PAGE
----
top of page
  • What is the difference between a hot and cold water dye?
    There is no difference in performance, but there is a difference in the application of the fixative and the temperature at which you dye the fabric.
  • When should I use hot water dye, and when should I use cold water dye?"
    They are equally effective. There are some benefits for each: Cold Water dyeing: - Some fabrics (like wool) cannot be dyed in hot water, as it shrinks - You don't need a washing machine (a bucket will do) - No boiling of water is required - Is easier if you are hand-dyeing garments Hot Water dyeing: - There are more colours in the range - If using a washing machine, there is less effort required
  • What fabrics can I dye in the home?
    Home dyeing is best suited to natural fibres, the most common being cotton - although we do not advise dyeing wool or silk for fear of temperature damage. Avoid synthetics such as polyesters and acrylics at all costs. See FAQ on Identifying Fabric Types.
  • What is a dye bath?
    The solution into which you place the cloth to be dyed. It consists of water, diluted salt, and dye. For more detail see under Making the Dye Bath.
  • What is a dye solution?
    You make up a dye solution before adding water and salt to create the dye bath. It gives you the opportunity to dissolve the dyes and to strain out solids before the dye bath stage. For more detail see under Making the Dye Bath.
  • What is batik?
    Batik is a dyeing method starting with the masking of parts of the fabric with wax. The other parts of the fabric are then dyed with cold water dye. It is one of the resist dyeing methods.
  • Do I really need to use the fixative enclosed in the Lady Dye pack?
    If you are going to wash the garment or wish to protect it from running, most certainly yes. If not, such as a tie dyed wall hanging, maybe save yourself the trouble, but hey, why not finish the job? For fuller comment, see section on Dyeing the Fabric.
  • You offer a "Cold Water" dye. Why do your instructions refer to warm and hot water applications?"
    Technically, these dyes are what are known as reactive dyes and traditionally reactive dyes have been referred to as cold water dyes because they will dye natural fibres in cold water. But you get significantly better results with warmer water - up to a maximum of 60°C.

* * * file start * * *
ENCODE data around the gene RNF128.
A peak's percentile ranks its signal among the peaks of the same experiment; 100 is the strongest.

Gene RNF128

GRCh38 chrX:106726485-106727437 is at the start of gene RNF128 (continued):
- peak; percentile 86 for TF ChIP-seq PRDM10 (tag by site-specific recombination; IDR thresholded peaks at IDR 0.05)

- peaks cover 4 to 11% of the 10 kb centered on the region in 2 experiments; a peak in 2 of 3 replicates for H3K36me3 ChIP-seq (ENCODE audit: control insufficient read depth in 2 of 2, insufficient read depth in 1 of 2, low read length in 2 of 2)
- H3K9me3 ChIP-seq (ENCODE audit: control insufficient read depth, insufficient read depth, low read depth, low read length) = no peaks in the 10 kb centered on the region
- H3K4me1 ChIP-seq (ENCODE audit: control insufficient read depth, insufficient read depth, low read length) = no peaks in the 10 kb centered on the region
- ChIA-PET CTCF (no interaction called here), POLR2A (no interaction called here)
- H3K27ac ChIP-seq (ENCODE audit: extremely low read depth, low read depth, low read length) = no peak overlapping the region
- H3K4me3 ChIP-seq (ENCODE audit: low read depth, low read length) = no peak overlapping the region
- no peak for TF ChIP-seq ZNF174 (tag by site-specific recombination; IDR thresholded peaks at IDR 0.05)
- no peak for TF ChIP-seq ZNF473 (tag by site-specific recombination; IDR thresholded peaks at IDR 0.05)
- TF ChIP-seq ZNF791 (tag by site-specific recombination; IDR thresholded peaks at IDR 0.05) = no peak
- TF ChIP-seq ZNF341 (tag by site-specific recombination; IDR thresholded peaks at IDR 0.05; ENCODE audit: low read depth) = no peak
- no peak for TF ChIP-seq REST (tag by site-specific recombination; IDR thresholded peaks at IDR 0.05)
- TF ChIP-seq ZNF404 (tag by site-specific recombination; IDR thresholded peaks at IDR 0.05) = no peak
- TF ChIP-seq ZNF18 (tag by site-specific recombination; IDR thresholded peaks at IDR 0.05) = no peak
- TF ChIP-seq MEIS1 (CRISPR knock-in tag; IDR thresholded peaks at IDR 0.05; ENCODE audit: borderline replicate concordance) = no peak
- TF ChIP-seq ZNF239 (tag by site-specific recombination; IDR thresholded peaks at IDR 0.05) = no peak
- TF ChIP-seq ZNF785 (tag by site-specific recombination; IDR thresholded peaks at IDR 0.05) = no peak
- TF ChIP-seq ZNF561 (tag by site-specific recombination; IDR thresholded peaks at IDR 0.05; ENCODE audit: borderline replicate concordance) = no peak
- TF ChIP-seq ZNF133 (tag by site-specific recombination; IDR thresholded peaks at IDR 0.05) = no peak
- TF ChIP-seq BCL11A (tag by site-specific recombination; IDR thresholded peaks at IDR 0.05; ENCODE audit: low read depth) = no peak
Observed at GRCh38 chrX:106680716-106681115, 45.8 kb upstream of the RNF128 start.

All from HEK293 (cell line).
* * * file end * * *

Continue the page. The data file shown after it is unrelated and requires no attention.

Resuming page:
• Which dyes are better? Hot water or cold water dyes?
    They are equally effective. The differences are: - Hot water dyeing is a little faster and you get an opportunity to check the result you have achieved before "fixing" the colour - Cold water dyes, on the other hand, do not require you to boil the water. As such they are more accessible to consumers for whom the availability of domestic power is an issue
  • I have followed your instructions to the tee. My material is cotton. Why does the dye not take?
    There are a few possibilities: It might not be cotton - Cotton is sometimes claimed but the material is a synthetic. - If imported, it is more likely than with local fabric. - Check out the origin of the material or garment. - If indeed you suspect it is not cotton, there are burn tests you can do. If your problem is blotchiness or the dye not taking only in part, the garment may contain sizing - a waxy substance common in new fabrics. Hot washing with strong detergent will remove sizing although one wash may not be enough. Try a hotter temperature. Each shade of dye constitutes a combination of shades that react with the fabric at different temperatures. If you do not have sufficient heat, you may not get an adequate result; it might be too pale or even the wrong shade.
  • Why should colour be stripped before dyeing?
    The shade of dye that you have bought represents an application on cream/ white cotton. Applying the dye to a different base shade will give a different - and most likely unacceptable - result. It is therefore important to get the garment as close to creamy-white as possible.